My favorite kind of calendar is those square jobs that dedicate their entire surface area to telling you what day it is, and nothing else. No pithy sayings. No motivational poetry. No graphics. No kittens and puppies. Just a big, bold number and the day of the week. Pure. Elemental. Basic.
Every day is a fresh start. You literally tear off the day before and throw it away. There’s something cathartic about leaving the past behind in such a hands-on, mechanical way.
And now with only two sheets left—today and tomorrow—it’s a reminder that 2016 is also about to enter the dustbin of history, inspiring me to look back on my year. But with all my calendar pages in the landfill, how am I to do that?
Luckily for me, we pilots are required to keep a log of all of our flights to prove training, experience, and currency. I poured a second cup of coffee and sat down at my desk and began to slowly flip though the green pages of the log.
In 2016, I filled four pages of tightly spaced lines with tiny, cramped, handwritten script. The logbook records 252.9 hours of aerial adventures for the year.
Is that a lot? Well, it depends on who you are. An airline pilot would probably fly that much in a few months (they are limited to 1,000 hours per year); while the average for general aviation pilots nationwide is 35 hours a year—although that figure includes people like me who fly more, so the typical pilot flies a lot less.
My eyes slid slowly down the columns of scribbles, and as I reread the brief, Tweet-like entries, the flights came alive for me again. The blue sky above the canopy. The dull roar of the engine through my headset. The throb of power that pulses through the airframe. The sun twinkling off the waxed surface of the wings. And the magical feeling of slicing through the air in defiance of all logic, levitating above the ground in a metal object that weighs over a thousand pounds.
The year’s first flight was on January 8th. My logbook shows I ferried Tessie back from maintenance in Santa Fe. My logbook notes the plane was, “hot and fast,” complete with a smiley face, but I see the flight time was nearly two hours—twice what was needed.
I must have gone sightseeing on the way home. No big surprise; the previous flight was five weeks before. She had been in her annual inspection and I must have been thirsty for the sensation of flight after such a long dry spell.
My logbook ends the year yesterday with a flight to nowhere. I went up and practiced race turns near our home airport so I wouldn’t get rusty in the off-season. Rio came along with me but stayed on the ground learning to fly his Christmas toy drone inside the empty hangar next to ours.
In between these bookend flights are endless adventures. The first, if you missed it, was an early January beer run of sorts to Kansas, flying low and hot to break in a new engine cylinder. The following month, in February, we flew up to 10,000 feet, just to prove we could. Then I flew Rio to his flying lesson (he had taken up gliders), although later in the year he decided that airplanes without engines weren’t right for him. March saw race practice, and in April it was off to the far eastern borders of Texas for our first race, a 7.5-hour flight. It was followed by two more the same month.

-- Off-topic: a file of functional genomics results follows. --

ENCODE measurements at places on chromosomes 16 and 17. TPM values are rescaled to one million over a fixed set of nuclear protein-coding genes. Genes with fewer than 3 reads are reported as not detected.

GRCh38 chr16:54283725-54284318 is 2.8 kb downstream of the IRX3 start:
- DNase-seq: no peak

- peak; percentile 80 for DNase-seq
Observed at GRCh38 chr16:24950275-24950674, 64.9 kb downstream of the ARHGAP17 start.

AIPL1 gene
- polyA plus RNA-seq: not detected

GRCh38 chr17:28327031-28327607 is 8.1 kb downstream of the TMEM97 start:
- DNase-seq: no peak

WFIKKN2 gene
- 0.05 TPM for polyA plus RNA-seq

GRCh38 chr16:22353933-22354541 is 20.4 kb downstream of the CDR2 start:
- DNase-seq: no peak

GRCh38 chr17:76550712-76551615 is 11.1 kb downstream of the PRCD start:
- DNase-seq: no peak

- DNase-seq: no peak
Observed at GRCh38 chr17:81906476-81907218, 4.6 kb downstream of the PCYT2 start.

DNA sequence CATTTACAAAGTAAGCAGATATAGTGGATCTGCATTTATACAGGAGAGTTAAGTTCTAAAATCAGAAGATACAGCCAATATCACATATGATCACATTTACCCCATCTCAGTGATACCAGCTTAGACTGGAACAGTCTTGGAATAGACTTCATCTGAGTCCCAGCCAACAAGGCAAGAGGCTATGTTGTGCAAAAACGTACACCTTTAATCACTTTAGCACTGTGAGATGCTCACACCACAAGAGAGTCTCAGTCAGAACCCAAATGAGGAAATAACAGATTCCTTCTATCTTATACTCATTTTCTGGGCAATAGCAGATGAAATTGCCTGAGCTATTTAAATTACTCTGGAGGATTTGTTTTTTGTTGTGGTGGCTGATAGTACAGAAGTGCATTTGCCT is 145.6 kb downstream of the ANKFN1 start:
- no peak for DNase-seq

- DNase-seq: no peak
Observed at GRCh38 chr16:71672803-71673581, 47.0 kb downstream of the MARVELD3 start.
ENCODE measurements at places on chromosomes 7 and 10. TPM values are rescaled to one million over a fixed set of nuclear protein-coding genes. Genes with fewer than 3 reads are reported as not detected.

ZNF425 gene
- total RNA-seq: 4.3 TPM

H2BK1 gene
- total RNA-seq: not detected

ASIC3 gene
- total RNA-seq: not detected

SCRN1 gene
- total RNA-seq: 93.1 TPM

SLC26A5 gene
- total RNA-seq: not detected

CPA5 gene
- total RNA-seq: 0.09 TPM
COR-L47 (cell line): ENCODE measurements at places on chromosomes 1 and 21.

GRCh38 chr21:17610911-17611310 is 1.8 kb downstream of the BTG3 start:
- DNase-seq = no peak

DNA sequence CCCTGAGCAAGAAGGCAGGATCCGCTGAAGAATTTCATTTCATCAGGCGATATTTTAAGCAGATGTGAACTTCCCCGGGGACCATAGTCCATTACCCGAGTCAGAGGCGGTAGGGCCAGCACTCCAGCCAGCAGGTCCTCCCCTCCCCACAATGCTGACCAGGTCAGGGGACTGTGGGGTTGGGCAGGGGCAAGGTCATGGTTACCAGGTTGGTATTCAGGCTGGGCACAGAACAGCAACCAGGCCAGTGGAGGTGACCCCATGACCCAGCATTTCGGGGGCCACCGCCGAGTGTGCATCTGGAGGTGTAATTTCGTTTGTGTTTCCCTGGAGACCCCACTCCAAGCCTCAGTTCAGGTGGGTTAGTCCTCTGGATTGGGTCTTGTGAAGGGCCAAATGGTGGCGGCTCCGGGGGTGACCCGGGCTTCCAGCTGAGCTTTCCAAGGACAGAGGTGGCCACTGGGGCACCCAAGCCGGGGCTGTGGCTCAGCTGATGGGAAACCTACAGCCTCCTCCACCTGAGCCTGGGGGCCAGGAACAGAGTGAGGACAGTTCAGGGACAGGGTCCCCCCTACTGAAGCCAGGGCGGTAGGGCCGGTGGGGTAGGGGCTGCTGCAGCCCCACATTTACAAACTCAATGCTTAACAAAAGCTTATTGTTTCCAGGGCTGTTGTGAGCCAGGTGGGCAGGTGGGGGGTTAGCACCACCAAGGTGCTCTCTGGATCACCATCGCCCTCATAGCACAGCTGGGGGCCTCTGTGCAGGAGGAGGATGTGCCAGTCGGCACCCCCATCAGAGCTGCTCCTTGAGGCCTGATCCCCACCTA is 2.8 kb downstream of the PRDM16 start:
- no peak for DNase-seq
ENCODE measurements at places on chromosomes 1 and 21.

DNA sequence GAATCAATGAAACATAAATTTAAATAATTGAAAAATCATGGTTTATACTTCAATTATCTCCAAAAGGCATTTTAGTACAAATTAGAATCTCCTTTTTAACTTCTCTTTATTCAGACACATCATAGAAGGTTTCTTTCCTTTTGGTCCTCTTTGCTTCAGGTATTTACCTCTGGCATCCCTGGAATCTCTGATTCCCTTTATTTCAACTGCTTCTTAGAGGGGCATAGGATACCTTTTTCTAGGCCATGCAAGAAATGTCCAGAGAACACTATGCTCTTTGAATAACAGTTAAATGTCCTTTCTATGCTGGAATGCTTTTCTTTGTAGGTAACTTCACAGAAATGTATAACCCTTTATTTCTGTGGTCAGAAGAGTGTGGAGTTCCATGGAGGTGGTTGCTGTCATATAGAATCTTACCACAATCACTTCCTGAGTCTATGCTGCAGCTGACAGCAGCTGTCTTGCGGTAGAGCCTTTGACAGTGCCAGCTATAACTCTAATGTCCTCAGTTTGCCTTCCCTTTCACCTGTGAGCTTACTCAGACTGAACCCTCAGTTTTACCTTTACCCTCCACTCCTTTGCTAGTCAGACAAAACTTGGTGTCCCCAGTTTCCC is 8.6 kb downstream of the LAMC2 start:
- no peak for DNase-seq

May saw us flying over the Gulf of Mexico on a race trip that logged 22.6 hours in the air with the commute to the race, the practice run, the race itself, and the flight home—all in five days. It also was the month a speed mod went south on us in a big way.
June had me racing down the Mississippi River. Literally. And then turning around and flying across the Rocky Mountains and up to Washington State. I was in the air 12 days that month. It was heavenly. Naturally, in July we took the required pilgrimage to aviation’s Mecca: AirVenture at Oshkosh, Wisconsin.
In August we were on display at the state’s largest fly in, but it was a slow month for flying, with few hours logged. September saw us flying to the west twice, once for an air race in Arizona and the second time for a race in the southern Colorado Rockies. On that second flight I spent a lot of time in the plane, but very little time flying it, being stranded by weather at a desolate unmanned airstrip in the middle of nowhere.
October is the scantiest month of the year in my logbook, with a paltry 1.1 hours logged. What’s up with that?
The log told the story in a format that’s not changed in my lifetime: Date. Aircraft Type. “N” number. Where the flight started. Where it stopped. Then there’s not-quite two inches to add a “remark.”
The remark on the flight of October 3rd is, “break down.” Yeah. Our girl sat out the month in Clovis, not even 100 miles from home.
With the coming of November we were in the air again, to Grove, Oklahoma, and down into southern Texas for races, then wrapping up the month helping the family student pilots practice their landings.
December was more practice, race practice for me, pattern work for Lisa, and landing practice for Rio.
It was a good year. Next week, at the start of the New Year, it’s off to Santa Fe to drop Tess off for her annual inspection, bringing us full circle.
Time for a new calendar. Time for a new logbook page.